Every year a Easter approaches, I cringe just thinking about how many adorable little baby bunnies will be purchased, then abandoned (pet rabbits CANNOT survive outside), or flooding animal shelters. 6 years ago, I was just as impulsive when I decided to take on a pet rabbit.
My in-laws were shopping local yard sales and knowing that Aaron and I were looking to take on a small animal for our apartment at IU, they called us to tell us that someone was giving their rabbit away for free at the yard sale. Awesome, I know. We decided to take her, and promptly went to the store to buy her all the "necessities."
As we started doing our research, we learned we were doing all the wrong things: feeding her food that was a horrible diet (but is very colorful and enticing at the store), providing her bedding that was toxic (which is also very easy to buy at the store), and not giving her enough space for exercise. Learn from my initial mistakes and check out my tips for responsible rabbit ownership:
1) Rabbits need a diet of 80% hay and the other 20% should be fresh vegetables (ideally leafy greens). Don't bother buying the colorful trail mix at the pet store - most of it is junk and should not be consumed by rabbits. To save money per pound, we buy 50 pound boxes of hay from a feed store.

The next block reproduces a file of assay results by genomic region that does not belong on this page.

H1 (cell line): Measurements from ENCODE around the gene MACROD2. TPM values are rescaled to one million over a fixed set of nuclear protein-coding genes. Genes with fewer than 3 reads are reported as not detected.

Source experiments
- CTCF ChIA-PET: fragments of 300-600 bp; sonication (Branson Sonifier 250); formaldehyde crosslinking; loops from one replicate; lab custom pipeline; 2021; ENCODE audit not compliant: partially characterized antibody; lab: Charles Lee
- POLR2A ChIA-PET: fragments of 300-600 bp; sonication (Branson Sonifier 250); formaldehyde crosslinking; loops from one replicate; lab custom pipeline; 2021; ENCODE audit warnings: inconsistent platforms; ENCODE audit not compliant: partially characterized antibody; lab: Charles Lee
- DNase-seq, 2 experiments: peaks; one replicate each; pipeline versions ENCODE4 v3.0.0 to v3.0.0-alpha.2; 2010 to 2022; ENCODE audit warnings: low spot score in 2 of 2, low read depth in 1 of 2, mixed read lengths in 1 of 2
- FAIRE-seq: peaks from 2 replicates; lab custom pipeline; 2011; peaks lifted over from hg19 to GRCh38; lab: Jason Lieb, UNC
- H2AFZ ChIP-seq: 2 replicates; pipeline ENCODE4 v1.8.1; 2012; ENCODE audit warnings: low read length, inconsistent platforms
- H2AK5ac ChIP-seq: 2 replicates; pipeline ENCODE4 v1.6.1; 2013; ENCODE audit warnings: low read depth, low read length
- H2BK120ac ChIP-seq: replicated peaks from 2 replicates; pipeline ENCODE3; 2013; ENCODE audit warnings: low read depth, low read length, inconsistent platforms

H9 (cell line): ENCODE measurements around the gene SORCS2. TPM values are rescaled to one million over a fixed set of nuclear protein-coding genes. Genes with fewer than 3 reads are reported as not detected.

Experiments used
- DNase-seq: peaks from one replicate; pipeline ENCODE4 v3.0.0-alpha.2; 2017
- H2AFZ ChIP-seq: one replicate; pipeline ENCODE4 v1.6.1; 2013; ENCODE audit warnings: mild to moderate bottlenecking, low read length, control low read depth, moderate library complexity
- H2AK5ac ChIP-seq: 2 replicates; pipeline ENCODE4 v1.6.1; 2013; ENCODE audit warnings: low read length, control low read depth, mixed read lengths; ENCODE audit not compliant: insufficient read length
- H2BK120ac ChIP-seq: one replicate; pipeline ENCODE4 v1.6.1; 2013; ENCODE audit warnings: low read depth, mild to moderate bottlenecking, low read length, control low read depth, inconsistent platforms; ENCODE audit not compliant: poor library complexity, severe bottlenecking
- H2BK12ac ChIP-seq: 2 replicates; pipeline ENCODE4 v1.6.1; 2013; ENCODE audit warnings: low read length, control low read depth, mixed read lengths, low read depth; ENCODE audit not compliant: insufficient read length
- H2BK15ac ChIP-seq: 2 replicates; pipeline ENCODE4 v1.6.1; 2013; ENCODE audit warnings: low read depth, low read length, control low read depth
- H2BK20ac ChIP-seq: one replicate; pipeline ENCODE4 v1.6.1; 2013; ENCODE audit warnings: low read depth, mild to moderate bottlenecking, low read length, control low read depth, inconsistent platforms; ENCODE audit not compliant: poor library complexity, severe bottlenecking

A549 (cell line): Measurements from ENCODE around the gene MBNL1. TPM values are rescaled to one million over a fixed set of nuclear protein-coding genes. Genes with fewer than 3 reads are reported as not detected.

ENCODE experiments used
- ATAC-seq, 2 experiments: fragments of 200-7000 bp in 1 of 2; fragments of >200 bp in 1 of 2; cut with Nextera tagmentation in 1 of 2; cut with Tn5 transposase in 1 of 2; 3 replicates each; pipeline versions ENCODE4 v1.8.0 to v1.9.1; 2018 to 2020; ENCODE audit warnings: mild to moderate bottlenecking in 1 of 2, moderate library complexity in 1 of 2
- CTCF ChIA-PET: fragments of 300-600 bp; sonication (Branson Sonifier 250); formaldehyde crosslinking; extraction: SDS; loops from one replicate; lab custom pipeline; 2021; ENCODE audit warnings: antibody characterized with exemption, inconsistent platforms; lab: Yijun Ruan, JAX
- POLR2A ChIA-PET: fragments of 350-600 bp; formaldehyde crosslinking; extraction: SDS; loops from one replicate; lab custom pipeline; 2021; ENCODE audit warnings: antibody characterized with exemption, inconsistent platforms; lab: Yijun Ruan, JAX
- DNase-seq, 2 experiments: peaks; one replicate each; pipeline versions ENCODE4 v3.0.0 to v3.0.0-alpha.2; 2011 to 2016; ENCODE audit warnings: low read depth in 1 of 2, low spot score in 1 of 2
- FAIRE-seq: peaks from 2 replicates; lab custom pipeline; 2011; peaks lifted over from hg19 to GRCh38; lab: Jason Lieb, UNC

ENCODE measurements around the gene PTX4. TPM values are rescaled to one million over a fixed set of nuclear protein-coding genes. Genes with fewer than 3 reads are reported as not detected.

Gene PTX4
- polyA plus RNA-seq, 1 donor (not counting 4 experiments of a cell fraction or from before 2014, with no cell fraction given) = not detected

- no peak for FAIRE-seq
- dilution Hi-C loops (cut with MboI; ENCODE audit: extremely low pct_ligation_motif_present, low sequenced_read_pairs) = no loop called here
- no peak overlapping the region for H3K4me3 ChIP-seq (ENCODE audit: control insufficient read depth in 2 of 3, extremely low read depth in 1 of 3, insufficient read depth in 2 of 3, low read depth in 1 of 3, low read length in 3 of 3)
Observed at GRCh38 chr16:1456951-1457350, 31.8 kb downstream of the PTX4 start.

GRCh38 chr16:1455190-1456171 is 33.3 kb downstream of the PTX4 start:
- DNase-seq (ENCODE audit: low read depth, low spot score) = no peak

2) Look for a rabbit-savvy vet. Most of the time, you end up having to go to an exotic vet and paying a premium unless you are lucky to find a vet who has gone out of his or her way to study rabbits.
3) Rabbits need lots of space - our rabbit Mimzy has a 3 ft. x 9 ft. cage, and she is let out every evening for supervised exercise.
4) Be prepared to clean - a lot! While rabbits are easily litterbox trained, they get their hay EVERYWHERE. And the hay they eat makes the room where they live smell..... organic.
5) Get your pet rabbit spayed or neutered. They are EXTREMELY susceptible to reproductive cancer and fixing them prevents these from developing.
6) Most rabbits do not like being picked up and are extremely fragile (they can break their own backs by kicking too hard). When they bite, it REALLY hurts (trust me, I know - Mimzy is a biter!), so they may not be ideal pets for small children.
7) They can live between 7-10+ years. Mimzy is 8 years old now!
Aaron and I will undoubtedly adopt another rabbit after Mimzy passes because we've fallen in love with the little creatures, but they are definitely a lot of work!